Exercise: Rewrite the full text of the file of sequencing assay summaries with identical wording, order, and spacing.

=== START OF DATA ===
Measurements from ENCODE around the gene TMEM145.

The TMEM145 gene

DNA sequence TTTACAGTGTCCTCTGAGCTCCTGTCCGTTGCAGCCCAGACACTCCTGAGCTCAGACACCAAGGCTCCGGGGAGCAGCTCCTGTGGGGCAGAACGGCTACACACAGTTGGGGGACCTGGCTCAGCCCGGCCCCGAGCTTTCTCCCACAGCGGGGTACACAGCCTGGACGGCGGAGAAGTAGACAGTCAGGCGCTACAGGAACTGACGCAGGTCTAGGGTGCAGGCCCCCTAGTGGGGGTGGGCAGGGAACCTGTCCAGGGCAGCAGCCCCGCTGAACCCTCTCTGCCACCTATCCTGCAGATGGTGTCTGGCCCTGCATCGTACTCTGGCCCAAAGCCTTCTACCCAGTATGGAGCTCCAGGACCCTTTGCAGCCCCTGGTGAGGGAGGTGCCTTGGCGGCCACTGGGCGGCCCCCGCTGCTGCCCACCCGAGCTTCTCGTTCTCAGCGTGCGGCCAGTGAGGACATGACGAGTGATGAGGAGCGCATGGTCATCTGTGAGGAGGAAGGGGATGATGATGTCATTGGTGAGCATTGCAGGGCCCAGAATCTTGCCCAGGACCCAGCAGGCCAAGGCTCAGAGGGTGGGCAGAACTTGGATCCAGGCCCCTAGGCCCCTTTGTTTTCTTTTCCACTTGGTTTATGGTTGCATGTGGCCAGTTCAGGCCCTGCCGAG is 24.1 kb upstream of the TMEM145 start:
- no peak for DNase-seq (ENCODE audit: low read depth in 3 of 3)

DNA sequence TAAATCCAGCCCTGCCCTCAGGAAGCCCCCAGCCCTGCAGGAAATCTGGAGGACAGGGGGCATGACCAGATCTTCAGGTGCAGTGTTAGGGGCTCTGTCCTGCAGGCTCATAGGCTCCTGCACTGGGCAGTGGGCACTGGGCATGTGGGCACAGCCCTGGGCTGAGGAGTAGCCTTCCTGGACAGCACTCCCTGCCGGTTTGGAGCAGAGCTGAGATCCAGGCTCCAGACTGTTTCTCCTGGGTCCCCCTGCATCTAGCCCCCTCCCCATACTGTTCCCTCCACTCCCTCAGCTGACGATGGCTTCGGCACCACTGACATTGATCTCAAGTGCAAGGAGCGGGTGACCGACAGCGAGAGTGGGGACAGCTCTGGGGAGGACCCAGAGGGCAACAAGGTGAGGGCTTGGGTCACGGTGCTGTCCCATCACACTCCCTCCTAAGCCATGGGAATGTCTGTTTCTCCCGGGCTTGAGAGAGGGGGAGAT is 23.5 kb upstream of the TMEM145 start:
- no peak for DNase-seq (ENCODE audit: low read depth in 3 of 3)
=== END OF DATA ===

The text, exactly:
Measurements from ENCODE around the gene TMEM145.

The TMEM145 gene

DNA sequence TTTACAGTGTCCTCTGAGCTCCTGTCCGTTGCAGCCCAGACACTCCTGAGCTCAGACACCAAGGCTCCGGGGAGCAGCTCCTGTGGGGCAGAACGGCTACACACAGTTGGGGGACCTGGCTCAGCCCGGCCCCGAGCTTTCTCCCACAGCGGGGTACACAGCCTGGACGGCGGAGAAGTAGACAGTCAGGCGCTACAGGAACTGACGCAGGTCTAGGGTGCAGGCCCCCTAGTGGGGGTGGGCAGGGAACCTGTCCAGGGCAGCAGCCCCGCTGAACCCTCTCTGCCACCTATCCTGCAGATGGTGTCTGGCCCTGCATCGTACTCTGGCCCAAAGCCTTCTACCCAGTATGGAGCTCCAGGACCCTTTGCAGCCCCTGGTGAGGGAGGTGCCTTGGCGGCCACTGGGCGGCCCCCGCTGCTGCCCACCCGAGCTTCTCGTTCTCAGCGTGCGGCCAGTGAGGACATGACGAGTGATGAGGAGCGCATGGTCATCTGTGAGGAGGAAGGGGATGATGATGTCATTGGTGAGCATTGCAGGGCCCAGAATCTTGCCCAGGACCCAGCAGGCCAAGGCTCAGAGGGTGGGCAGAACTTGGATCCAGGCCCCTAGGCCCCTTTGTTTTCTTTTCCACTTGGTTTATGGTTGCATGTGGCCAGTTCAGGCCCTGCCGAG is 24.1 kb upstream of the TMEM145 start:
- no peak for DNase-seq (ENCODE audit: low read depth in 3 of 3)

DNA sequence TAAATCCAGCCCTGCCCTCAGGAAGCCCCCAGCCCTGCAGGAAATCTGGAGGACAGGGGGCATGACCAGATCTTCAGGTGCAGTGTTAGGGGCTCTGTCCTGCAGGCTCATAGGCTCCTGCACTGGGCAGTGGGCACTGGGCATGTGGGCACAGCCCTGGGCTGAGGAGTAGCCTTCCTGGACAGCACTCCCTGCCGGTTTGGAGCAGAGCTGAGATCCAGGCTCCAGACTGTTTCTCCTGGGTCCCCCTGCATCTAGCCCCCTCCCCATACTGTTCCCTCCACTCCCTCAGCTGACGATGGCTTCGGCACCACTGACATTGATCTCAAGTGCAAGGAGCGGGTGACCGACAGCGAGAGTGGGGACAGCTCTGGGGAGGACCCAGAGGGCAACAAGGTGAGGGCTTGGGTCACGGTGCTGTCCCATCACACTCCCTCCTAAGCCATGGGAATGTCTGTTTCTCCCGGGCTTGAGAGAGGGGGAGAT is 23.5 kb upstream of the TMEM145 start:
- no peak for DNase-seq (ENCODE audit: low read depth in 3 of 3)